c.     Cyber risk

Cyber risk is an area of increased scrutiny for global regulators after a number of recent high profile attacks and data losses. The growing maturity and industrialisation of cyber-criminal capability, together with an increasing level of understanding of complex financial transactions by criminal groups, are two reasons why risks to the financial services industry are increasing.

 

Given this, cyber security is seen as a key risk for the Group. Our current threat assessment is that, while we are not individually viewed as a compelling target for a direct cyber-attack, we are at risk of suffering attacks as a member of the global financial services industry, with potentially significant impact on business continuity, our customer relationship and our brand reputation.

 

The Board receives periodic updates on cyber risk management throughout the year. The current Group-wide Cyber Risk Management Strategy and the associated Group-wide Coordinated Cyber Defence Plan were approved by the Board in 2016.

 

The Cyber Risk Management Strategy includes three core objectives: to develop a comprehensive situational awareness of our business in cyberspace, to pro-actively engage cyber attackers to minimise harm to our business and to enable the business to grow confidently and safely in cyberspace.

 

The Cyber Defence Plan consists of a number of work-streams, including developing our ability to deal with incidents; alignment with our digital transformation strategy; and increasing cyber oversight and assurance to the Board.

 

Protecting our customers remains core to our business, and the successful delivery of the Cyber Defence Plan will reinforce our capabilities to continue doing so in cyberspace as we transition to a digital business.

 

Group functions work with each of the business units to address cyber risks locally within the national and regional context of each business, following the strategic direction laid out in the Cyber Risk Management Strategy and managed through the execution of the Cyber Defence Plan.

 

The Group Information Security Committee, which consists of senior executives from each of the businesses and meets on a regular basis, governs the execution of the Cyber Defence Plan and reports on delivery and cyber risks to the Group Executive Risk Committee. Both committees also receive regular operational management information on the performance of controls.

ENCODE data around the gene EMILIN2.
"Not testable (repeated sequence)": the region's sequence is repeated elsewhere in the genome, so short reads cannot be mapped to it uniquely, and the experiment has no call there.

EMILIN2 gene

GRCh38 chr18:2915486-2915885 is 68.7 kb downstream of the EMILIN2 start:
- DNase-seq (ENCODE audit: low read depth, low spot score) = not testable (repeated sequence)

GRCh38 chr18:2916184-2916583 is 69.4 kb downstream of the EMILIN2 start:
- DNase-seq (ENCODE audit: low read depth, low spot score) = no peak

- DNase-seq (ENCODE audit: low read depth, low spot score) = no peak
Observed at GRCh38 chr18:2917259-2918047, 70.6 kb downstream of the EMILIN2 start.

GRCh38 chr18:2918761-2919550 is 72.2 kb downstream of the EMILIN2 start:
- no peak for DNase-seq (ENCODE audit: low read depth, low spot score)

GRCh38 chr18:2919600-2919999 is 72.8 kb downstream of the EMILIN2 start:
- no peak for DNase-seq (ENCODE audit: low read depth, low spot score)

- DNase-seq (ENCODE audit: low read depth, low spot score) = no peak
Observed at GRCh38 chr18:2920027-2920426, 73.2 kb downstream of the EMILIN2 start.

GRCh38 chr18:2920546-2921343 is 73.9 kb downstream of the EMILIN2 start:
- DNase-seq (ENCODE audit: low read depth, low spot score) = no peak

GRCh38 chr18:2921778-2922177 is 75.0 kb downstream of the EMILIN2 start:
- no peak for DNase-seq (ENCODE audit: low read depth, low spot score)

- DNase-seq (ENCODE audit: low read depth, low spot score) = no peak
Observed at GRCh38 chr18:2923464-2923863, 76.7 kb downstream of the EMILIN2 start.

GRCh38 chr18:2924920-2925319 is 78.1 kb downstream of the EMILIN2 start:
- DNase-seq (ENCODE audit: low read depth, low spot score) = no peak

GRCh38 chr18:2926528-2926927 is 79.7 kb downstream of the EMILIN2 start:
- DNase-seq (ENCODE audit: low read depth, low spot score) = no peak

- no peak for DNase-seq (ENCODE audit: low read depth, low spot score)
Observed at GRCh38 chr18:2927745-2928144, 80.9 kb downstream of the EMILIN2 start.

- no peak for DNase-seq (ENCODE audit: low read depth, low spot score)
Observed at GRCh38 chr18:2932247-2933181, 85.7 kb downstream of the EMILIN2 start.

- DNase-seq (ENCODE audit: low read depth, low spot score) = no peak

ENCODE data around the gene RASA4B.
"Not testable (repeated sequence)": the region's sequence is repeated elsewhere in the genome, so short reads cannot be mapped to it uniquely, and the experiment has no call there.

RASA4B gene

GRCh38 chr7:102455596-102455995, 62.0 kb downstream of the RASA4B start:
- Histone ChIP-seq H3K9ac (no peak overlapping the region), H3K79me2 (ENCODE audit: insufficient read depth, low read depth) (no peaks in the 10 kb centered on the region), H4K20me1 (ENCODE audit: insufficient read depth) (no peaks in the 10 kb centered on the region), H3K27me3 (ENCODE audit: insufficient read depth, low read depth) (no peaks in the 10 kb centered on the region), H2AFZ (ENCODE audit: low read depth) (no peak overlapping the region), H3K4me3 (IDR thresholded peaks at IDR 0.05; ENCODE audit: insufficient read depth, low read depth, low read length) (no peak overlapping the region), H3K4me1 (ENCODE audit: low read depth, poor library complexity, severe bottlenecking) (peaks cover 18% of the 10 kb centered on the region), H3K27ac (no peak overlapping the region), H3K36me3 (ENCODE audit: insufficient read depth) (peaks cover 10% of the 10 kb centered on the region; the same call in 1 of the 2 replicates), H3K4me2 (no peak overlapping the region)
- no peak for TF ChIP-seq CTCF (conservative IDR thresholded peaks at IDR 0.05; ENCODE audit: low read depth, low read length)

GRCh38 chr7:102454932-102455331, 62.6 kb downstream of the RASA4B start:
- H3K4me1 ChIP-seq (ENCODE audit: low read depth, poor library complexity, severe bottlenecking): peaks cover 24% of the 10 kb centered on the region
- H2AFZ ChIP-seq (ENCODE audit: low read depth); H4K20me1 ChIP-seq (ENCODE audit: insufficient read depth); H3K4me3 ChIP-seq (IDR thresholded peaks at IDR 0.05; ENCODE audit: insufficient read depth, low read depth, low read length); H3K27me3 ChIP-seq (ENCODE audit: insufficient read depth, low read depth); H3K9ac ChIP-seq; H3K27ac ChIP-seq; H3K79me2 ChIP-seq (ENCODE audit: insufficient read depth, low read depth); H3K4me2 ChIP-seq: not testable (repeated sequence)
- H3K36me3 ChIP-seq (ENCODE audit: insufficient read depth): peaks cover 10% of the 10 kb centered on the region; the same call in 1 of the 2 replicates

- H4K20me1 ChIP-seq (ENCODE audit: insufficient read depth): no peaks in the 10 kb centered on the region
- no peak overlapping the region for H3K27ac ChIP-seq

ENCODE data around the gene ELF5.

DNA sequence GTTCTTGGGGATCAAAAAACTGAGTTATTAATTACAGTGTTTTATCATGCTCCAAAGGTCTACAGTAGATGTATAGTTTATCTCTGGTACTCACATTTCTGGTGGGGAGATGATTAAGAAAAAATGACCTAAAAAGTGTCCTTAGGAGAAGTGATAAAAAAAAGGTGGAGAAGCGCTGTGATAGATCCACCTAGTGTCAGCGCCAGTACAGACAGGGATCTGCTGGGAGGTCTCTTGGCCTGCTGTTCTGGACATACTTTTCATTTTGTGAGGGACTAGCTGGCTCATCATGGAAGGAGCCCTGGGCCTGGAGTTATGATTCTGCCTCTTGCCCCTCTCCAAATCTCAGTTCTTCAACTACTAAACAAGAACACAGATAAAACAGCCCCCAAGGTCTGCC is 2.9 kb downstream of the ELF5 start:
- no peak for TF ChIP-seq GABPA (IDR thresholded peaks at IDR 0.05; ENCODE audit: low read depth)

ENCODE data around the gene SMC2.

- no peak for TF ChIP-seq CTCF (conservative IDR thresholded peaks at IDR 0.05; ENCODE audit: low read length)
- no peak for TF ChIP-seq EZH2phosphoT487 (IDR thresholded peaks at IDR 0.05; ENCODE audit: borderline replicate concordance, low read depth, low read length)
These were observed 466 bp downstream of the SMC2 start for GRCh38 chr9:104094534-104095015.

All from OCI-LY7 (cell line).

1 Excludes Group's proportionate share in joint ventures and unit-linked assets and holdings of consolidated unit trust and similar funds.

 

Corporate governance

 

The Board confirms that it has complied with all relevant provisions set out in the Hong Kong Code on Corporate Governance Practices (the HK Code) throughout the accounting period. With respect to Code Provision B.1.2(d) of the HK Code, the responsibilities of the Remuneration Committee do not include making recommendations to the Board on the remuneration of non-executive directors. In line with the principles of the UK Code, fees for Non-executive Directors are determined by the Board.

 

The directors also confirm that the financial results contained in this document have been reviewed by the Group Audit Committee.

 

The company confirms that it has adopted a code of conduct regarding securities transactions by directors on terms no less exacting than required by the Hong Kong Listing Rules and that the directors of the Company have complied with this code of conduct throughout the year.

 

 


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Prudential plc - FY16 Results - Business Review - RNS